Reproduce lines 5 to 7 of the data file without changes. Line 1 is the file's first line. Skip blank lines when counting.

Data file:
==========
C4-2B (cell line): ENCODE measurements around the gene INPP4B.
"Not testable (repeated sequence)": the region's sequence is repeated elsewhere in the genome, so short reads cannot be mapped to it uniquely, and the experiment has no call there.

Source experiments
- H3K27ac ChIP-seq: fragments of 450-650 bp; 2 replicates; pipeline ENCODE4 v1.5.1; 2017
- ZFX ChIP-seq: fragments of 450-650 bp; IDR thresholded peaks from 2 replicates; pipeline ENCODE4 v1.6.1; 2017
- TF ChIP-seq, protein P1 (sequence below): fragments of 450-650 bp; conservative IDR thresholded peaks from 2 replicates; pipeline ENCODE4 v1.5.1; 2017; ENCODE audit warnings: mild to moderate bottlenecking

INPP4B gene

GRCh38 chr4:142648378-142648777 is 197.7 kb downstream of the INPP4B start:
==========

- ZFX ChIP-seq: fragments of 450-650 bp; IDR thresholded peaks from 2 replicates; pipeline ENCODE4 v1.6.1; 2017
- TF ChIP-seq, protein P1 (sequence below): fragments of 450-650 bp; conservative IDR thresholded peaks from 2 replicates; pipeline ENCODE4 v1.5.1; 2017; ENCODE audit warnings: mild to moderate bottlenecking

INPP4B gene